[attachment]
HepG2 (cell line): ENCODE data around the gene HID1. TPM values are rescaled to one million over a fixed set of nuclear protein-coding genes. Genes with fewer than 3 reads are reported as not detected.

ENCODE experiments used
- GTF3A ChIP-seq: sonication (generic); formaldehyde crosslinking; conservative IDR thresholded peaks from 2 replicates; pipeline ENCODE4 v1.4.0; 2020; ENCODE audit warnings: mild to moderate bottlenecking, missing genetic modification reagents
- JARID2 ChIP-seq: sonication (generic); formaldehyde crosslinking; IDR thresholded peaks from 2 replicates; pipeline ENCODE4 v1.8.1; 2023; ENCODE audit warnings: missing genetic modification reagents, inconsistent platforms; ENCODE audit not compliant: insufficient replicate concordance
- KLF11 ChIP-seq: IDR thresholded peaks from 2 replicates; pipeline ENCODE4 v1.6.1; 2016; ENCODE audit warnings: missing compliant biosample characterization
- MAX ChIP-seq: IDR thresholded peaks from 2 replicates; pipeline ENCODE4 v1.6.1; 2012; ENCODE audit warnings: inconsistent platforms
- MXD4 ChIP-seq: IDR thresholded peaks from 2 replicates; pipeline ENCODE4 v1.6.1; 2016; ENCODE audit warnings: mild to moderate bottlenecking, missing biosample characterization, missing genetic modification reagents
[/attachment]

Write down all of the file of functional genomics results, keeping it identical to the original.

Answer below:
HepG2 (cell line): ENCODE data around the gene HID1. TPM values are rescaled to one million over a fixed set of nuclear protein-coding genes. Genes with fewer than 3 reads are reported as not detected.

ENCODE experiments used
- GTF3A ChIP-seq: sonication (generic); formaldehyde crosslinking; conservative IDR thresholded peaks from 2 replicates; pipeline ENCODE4 v1.4.0; 2020; ENCODE audit warnings: mild to moderate bottlenecking, missing genetic modification reagents
- JARID2 ChIP-seq: sonication (generic); formaldehyde crosslinking; IDR thresholded peaks from 2 replicates; pipeline ENCODE4 v1.8.1; 2023; ENCODE audit warnings: missing genetic modification reagents, inconsistent platforms; ENCODE audit not compliant: insufficient replicate concordance
- KLF11 ChIP-seq: IDR thresholded peaks from 2 replicates; pipeline ENCODE4 v1.6.1; 2016; ENCODE audit warnings: missing compliant biosample characterization
- MAX ChIP-seq: IDR thresholded peaks from 2 replicates; pipeline ENCODE4 v1.6.1; 2012; ENCODE audit warnings: inconsistent platforms
- MXD4 ChIP-seq: IDR thresholded peaks from 2 replicates; pipeline ENCODE4 v1.6.1; 2016; ENCODE audit warnings: mild to moderate bottlenecking, missing biosample characterization, missing genetic modification reagents